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Spokane, Washington  Est. May 19, 1883
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In the Garden: Potatoes are a beautiful and bountiful addition to the garden

If you don’t have room in your garden plot to plant potatoes, they will grow well in large cloth grow bags or containers.  (SUSAN MULVIHILL/FOR THE SPOKESMAN-REVIEW)
If you don’t have room in your garden plot to plant potatoes, they will grow well in large cloth grow bags or containers. (SUSAN MULVIHILL/FOR THE SPOKESMAN-REVIEW)
By Susan Mulvihill For The Spokesman-Review

Potatoes are one of my favorite veggies to grow. The plants are beautiful in the garden and produce a large harvest in a small amount of space.

You can plant potatoes once the soil temperature has reached 50 degrees. Start with certified disease-free seed potatoes from a garden center or online source. If they’re hard to come by this year, use organic potatoes from the grocery store.

We set aside several potatoes from last year’s harvest primarily because one of our favorite varieties (Blue Belle) is no longer available in the U.S.

This year, I’m chitting my potatoes for the first time. I first heard this term while watching the BBC’s “Gardener’s World” program. It means pre-sprouting seed potatoes so they’ll get off to a good start.

This involves exposing your seed potatoes to light – inside your home, under grow lights or outdoors – two to four weeks before planting them. Once the potatoes have inch-long sprouts, they’re ready to be planted.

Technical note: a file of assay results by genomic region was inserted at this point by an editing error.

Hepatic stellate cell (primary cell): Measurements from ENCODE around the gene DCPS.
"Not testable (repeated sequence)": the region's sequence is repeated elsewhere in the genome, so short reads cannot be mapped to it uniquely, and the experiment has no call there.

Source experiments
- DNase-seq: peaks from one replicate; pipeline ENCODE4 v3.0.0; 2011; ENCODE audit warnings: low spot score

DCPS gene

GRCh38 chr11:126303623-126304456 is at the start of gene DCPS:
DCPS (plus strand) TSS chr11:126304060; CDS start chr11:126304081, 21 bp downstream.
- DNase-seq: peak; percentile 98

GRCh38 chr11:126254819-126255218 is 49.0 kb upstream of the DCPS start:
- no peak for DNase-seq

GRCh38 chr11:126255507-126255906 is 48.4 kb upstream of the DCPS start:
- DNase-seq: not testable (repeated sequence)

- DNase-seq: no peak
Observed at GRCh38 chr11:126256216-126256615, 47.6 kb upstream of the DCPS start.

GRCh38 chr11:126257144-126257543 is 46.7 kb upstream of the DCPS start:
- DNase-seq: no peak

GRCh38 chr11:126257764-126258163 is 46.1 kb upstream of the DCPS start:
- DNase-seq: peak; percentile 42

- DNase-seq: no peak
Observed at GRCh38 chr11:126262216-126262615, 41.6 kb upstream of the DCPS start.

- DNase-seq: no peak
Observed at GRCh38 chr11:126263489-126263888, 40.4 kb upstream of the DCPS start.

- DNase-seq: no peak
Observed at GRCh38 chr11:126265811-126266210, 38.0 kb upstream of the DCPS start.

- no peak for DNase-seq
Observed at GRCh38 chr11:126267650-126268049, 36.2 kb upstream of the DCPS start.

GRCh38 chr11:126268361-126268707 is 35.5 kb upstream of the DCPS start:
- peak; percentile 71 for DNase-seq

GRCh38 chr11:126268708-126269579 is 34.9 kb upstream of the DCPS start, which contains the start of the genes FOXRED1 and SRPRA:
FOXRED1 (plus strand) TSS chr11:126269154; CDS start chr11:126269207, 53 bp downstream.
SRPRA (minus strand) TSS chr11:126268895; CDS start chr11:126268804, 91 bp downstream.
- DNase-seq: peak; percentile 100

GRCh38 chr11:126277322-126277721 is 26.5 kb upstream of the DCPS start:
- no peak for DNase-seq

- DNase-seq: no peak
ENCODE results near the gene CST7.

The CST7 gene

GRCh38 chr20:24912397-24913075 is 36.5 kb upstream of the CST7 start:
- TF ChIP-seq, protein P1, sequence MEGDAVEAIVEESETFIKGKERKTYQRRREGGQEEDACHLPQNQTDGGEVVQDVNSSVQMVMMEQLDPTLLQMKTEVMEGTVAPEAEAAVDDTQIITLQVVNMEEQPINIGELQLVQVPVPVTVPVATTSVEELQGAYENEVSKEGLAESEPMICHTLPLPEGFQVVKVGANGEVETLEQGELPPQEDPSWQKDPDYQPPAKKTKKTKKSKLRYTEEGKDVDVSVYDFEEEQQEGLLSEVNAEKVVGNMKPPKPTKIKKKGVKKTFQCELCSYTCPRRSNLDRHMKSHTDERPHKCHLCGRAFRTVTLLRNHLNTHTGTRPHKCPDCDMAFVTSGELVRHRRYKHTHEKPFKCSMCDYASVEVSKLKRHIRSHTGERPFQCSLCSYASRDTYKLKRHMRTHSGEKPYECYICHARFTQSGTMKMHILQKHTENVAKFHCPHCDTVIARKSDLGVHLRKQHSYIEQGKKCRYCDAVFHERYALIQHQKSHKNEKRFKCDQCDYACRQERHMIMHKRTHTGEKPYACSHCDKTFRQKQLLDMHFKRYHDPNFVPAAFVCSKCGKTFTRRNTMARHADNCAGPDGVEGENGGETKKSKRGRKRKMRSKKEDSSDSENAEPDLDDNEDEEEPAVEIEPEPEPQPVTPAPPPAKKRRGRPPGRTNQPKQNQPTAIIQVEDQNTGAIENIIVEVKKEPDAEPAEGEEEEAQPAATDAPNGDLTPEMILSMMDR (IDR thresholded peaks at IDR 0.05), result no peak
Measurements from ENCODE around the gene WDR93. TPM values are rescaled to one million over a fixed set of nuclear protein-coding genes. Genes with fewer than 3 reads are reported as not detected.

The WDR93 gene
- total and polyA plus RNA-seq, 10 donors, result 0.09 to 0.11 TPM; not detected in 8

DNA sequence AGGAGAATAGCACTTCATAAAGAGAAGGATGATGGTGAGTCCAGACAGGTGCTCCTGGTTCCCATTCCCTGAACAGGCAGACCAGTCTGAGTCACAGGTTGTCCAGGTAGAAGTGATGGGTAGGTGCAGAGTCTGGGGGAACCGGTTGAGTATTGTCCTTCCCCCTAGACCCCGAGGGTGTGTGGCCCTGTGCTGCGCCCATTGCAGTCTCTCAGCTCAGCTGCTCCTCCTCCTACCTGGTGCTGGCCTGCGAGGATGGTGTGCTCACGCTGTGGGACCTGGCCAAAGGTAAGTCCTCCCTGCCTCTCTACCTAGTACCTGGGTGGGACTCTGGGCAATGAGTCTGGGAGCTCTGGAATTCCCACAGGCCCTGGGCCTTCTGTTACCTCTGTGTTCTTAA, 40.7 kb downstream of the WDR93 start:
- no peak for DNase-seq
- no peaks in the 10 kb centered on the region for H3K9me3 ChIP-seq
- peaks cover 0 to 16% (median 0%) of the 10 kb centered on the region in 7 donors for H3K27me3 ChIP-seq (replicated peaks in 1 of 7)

Many gardeners cut up their seed potatoes into large chunks that contain at least two “eyes” (where the sprouts emerge) and then let the cut surfaces dry out for a day or two prior to planting; this reduces the chance of rotting. I prefer to use small seed potatoes instead and plant them whole.

Place each chunk or whole potato 4 inches deep in your garden bed and space them about 12 inches apart. You can also plant potatoes in cloth grow bags or large containers. That’s what we did last year. The plants grew beautifully and were very productive. It was a great way to expand the footprint of our garden without having to build more raised beds. There’s never enough space for everything we gardeners want to grow, right?

Let the plants put on about 6 inches of growth, then add more soil around them, about an inch below the top leaves. This is called “hilling.” Repeat this step again after another 6 inches of new growth. It encourages the plants to develop more tubers along the stems.

At this point, place a thick mulch on the soil surface. I recommend using shredded leaves, compost or grass clippings from a lawn that hasn’t been treated with herbicides. The purpose of the mulch is threefold: it impedes weed growth, helps the soil retain moisture and prevents sunlight from hitting any potatoes developing at the soil surface.

When exposed to direct sunlight while growing, they manufacture a toxic compound called solanine, which turns the potatoes green and is harmful to eat.

Colorado potato beetles can be an annoying pest. The adult beetles are ½-inch long and have black and yellow stripes. While they do a fair amount of chewing on the foliage, their reddish-orange larvae are even more destructive.

The easiest way to deal with them is by hand-picking the beetles and larvae off the plants. Be sure to look for the beetles’ orange eggs on the undersides of the leaves and crush them. The good news is these pests have a lot of natural predators.

Once the plants start blooming, you can sneak a few new potatoes for a meal, but wait until the plants get completely frosted in the fall before harvesting the rest.

We store our tubers in bins filled with lightly moistened straw in our garage during the fall and winter. This works really well and keeps the potatoes fresh and firm.

Susan Mulvihill is author of “The Vegetable Garden Pest Handbook.” She can be reached at Watch this week’s “Everyone Can Grow a Garden” video at

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